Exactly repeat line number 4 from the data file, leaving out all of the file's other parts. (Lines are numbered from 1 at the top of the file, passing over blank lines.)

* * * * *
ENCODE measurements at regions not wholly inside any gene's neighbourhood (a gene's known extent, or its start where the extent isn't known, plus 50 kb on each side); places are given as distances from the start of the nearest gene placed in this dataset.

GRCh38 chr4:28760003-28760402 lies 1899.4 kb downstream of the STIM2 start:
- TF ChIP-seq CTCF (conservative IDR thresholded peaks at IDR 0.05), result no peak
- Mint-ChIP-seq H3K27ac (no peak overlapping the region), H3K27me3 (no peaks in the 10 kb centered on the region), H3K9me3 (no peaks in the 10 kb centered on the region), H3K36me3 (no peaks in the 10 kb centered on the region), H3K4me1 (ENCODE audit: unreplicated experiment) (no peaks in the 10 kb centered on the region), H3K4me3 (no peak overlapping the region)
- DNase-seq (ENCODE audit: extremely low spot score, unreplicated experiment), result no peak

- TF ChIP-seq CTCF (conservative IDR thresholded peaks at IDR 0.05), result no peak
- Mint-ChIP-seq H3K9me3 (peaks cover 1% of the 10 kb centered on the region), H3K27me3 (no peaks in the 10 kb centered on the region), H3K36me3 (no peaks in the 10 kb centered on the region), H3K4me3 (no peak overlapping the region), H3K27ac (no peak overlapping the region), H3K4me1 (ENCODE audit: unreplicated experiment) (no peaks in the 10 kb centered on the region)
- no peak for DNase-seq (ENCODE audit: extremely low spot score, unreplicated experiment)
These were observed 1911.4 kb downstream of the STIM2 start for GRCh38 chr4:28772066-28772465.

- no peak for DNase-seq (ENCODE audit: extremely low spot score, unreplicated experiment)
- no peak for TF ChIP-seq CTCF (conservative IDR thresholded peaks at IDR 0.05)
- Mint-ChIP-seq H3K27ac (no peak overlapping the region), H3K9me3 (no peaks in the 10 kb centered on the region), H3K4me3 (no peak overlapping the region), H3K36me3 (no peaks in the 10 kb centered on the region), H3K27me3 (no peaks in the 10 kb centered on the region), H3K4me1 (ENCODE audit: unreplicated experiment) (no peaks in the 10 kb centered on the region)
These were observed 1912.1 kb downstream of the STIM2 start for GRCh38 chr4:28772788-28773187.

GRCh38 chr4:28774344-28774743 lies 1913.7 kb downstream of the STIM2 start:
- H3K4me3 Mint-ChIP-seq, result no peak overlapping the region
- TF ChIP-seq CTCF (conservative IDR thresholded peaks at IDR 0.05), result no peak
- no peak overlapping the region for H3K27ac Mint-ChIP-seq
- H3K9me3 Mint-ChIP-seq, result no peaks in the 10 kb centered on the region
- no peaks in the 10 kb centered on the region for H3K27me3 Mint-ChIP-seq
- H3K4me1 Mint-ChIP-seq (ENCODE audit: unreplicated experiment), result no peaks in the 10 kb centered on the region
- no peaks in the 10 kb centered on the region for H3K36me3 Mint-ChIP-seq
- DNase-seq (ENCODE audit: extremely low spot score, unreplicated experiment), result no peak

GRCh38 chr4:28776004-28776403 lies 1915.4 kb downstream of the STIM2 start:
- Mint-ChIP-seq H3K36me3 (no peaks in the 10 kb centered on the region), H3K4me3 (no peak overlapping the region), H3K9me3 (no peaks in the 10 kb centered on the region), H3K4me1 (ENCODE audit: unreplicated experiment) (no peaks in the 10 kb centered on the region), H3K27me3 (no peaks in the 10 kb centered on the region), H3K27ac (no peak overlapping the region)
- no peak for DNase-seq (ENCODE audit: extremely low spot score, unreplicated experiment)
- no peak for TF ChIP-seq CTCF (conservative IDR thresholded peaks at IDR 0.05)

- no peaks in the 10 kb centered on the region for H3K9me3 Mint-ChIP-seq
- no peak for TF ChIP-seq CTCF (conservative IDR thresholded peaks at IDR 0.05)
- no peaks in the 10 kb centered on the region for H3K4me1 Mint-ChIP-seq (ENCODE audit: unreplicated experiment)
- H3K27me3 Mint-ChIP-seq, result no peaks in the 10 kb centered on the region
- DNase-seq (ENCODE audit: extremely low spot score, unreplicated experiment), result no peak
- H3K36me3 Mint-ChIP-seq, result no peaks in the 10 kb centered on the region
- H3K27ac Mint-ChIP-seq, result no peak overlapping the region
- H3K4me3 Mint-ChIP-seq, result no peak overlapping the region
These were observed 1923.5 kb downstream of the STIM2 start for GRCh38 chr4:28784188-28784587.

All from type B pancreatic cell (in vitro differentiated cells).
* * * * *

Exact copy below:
- Mint-ChIP-seq H3K27ac (no peak overlapping the region), H3K27me3 (no peaks in the 10 kb centered on the region), H3K9me3 (no peaks in the 10 kb centered on the region), H3K36me3 (no peaks in the 10 kb centered on the region), H3K4me1 (ENCODE audit: unreplicated experiment) (no peaks in the 10 kb centered on the region), H3K4me3 (no peak overlapping the region)